With the electrification of the automotive industry, the ambition quickly arose to transfer this to aviation to the same extent. Hydraulic systems give way to electric ones. The system’s supply voltage increases to allow for greater ranges thanks to reduced mass.
In the early days of commercial aviation, all control commands were carried out with the help of wires ropes or push rods. This had advantages: forces could be transmitted without delay and without losses. Since the aircraft of the time were small, pilots could operate everything with mere muscle power. However, flying a modern wide-bodied aircraft with muscle power alone would be completely impossible.
To apply such forces, the technology of hydraulics is used. As early as 1795, an Englishman named Joseph Bramah developed a hydromechanical machine powered by pressurised water. This machine used the power of water to increase the existing muscle power by a factor of 2000. In principle, any fluid is suitable for this purpose. Hydraulic oils have prevailed due to their chemical and thermal properties.
This is how it works
Hydraulics enable forces to be transmitted over almost any distance. With a purely mechanical power transmission, you always need a drive shaft or push rods and cables to provide propulsion. In an aircraft, however, space is at a premium. That’s why the use of hydraulics quickly gained acceptance. Since the entire system must be under pressure, pumps are needed on board to provide it permanently or for a specific purpose (e.g. landing gear). For the sake of safety, hydraulic systems in such applications are always designed redundantly.
Pros and cons of hydraulic drives
Hydraulic systems generate very high pressures and thus large forces in a small space. Once the pressure has been built up, a hydraulic drive can hold the desired position for any length of time without requiring additional energy.
However, this is also a weak point of hydraulic systems: Where high pressures are generated, the loss of energy in the event of leakage is high. In addition to leaks, contamination can also occur in the used pipes. The viscosity of the hydraulic oil is also dependent on the outside temperature, and further pressure losses occur due to the compressibility of the oil. The main argument against hydraulics in future aircraft, however, is their high mass. For safety reasons, they must be equipped with a lot of margin and have a redundant design. This makes them very heavy. In short: hydraulic drives are more vulnerable and require more maintenance than their electric counterparts.
Pros and cons of electric drives
Electric drives are considered easy to control. During movement, they consume less energy than hydraulic drives. They operate largely without jerks. New possibilities for integration into the aircraft structure and into the control system significantly expand the range of applications. Compared to hydraulic systems, an electric drive system is easier to install. It requires less space in the vast majority of applications, as there are no hoses and pumps that need regular maintenance. An electric drive has a long service life and requires little or no maintenance. Although the initial investment costs are higher, they are quickly amortised by the more favourable operation.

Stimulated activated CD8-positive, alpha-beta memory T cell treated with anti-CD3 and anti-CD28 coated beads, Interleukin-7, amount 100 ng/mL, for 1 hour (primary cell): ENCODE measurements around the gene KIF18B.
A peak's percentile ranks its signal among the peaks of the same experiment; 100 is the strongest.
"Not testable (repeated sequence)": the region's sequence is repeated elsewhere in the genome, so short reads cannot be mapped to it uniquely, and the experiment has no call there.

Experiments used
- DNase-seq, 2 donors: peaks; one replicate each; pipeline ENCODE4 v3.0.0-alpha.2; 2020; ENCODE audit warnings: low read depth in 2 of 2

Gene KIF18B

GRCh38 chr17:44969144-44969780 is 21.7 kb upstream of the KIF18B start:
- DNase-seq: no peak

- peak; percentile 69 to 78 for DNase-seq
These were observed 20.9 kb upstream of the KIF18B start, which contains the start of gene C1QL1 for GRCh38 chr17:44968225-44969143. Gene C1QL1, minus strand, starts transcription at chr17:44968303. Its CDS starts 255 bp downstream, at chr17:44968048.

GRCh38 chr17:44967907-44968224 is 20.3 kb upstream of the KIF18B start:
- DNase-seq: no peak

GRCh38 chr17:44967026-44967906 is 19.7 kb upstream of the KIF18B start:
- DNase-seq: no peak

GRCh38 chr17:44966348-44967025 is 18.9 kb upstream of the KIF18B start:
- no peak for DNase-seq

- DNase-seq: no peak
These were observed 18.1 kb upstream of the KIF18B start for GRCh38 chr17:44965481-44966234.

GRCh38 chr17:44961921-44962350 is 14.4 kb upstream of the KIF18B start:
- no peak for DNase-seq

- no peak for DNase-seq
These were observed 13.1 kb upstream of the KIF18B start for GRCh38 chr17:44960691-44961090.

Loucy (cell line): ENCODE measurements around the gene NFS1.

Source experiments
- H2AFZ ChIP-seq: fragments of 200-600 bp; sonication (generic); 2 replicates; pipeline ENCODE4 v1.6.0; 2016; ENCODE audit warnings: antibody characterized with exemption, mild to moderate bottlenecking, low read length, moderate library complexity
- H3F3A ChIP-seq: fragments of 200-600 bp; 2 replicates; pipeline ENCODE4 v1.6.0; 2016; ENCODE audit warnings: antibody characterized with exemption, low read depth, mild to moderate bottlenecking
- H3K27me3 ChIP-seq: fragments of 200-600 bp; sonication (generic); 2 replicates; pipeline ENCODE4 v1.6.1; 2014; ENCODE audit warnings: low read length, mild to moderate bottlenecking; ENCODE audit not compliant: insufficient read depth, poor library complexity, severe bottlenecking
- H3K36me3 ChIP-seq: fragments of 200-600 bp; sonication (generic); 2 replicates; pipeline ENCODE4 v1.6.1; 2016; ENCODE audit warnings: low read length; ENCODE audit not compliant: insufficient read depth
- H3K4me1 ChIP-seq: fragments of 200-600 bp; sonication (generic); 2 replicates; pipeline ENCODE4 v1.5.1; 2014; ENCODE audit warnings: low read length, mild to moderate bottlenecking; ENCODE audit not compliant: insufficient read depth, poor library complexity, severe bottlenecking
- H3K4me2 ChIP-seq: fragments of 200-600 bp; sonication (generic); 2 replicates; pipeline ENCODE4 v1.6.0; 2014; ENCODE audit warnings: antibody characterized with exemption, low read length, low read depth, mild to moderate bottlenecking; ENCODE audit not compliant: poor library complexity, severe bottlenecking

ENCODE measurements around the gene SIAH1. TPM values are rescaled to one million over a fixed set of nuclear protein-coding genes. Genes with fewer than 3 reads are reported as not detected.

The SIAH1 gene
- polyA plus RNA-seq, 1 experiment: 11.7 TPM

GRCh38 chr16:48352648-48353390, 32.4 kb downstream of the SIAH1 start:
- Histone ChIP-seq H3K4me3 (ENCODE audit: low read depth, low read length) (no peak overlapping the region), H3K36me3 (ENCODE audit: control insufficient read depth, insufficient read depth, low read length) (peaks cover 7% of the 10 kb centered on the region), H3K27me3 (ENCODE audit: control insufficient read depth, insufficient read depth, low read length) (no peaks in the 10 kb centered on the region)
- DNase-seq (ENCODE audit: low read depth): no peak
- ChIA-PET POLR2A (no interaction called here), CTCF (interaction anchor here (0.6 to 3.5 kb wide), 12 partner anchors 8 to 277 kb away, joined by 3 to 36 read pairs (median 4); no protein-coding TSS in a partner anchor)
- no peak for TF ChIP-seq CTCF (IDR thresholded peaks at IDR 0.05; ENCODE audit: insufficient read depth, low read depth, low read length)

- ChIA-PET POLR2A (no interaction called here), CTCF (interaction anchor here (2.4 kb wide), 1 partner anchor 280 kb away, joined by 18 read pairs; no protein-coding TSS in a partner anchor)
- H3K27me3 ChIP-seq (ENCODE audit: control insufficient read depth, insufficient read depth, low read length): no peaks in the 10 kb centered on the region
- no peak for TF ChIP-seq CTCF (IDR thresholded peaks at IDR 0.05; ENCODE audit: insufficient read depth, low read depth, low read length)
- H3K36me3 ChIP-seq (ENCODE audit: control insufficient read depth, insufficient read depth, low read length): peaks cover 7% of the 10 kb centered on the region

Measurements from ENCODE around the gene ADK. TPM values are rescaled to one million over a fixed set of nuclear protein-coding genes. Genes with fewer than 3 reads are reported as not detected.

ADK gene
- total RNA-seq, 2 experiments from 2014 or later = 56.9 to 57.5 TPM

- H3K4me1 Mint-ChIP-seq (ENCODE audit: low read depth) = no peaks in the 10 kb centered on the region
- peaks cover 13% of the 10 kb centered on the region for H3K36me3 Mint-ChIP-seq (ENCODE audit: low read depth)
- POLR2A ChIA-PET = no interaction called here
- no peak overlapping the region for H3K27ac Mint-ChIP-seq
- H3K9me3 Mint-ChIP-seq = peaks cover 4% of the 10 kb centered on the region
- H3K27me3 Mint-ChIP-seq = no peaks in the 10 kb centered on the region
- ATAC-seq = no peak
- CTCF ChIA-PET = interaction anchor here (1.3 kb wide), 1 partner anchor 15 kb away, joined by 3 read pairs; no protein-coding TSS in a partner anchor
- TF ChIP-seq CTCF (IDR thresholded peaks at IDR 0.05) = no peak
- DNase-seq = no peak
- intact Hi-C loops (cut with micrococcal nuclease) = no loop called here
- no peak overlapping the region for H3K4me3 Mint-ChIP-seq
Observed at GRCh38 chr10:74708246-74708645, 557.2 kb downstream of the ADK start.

Disadvantages of electric drives are said to be the linear movement in connection with a high expenditure of force. And as already mentioned: A hydraulic drive can remain in a loaded position without any further energy supply, whereas an electric motor must maintain this position throughout the entire process in order to the necessary force.
NEXT: Voltage up – current down
Voltage up – current down
Analogue to automotive technology, the developers of electric aircraft are taking the path of high system voltage. Power is the product of voltage times current. If the system voltage for actuators and control units as well as drive systems such as propellers is increased, only low currents flow. This allows the use of thinner and thus lighter cables. In this way, mass can be saved. With the vast amount of cables that are installed in an aircraft, this adds up to a lot. Less mass leads to lower energy consumption, the aircraft allows greater ranges.
Reliability and safety
It goes without saying that future electric aircraft will have to meet the same safety requirements as before. But it’s not all that easy: you have to provide quite a bit of power for an aircraft. System voltages of around 1000 V and outputs of several hundred kW are required here. The use of redundant systems is a given. A wide variety of concepts are being pursued here. A drone (quadcopter) equipped with four propellers, for example, must also be able to land safely if one systems fails.
These figures mean that extreme demands are placed on the electrical fuse protection, on a fail-safe concept. Such fuses are designed for continuous currents of several hundred amperes, must be able to interrupt very reliably, precisely and quickly in the event of a malfunction and have a breaking capacity of several kA at 1 kV. In addition, they must be small, light and absolutely reliable.
Experience from space technology
SCHURTER, the only qualified supplier of fuses to the European Space Agency (MGA-S and HCSF) since 2008, is aware of the problems that such requirements pose for a fuse in terms of development and process quality. Based on the already available UMT-W, an ultra-compact, pulse-proof SMD fuse with a breaking capacity of up to 1000 A, research is being conducted into even more powerful versions.
The SCHURTER UMT-W is ideally suited for applications with particularly long cables, such as are common in aviation, which are protected on the primary side by an electronic fuse. If this monitoring fails or does not perform its task correctly, the UMT-W takes over as a fail-safe device and transfers the system to a safe de- energised state.
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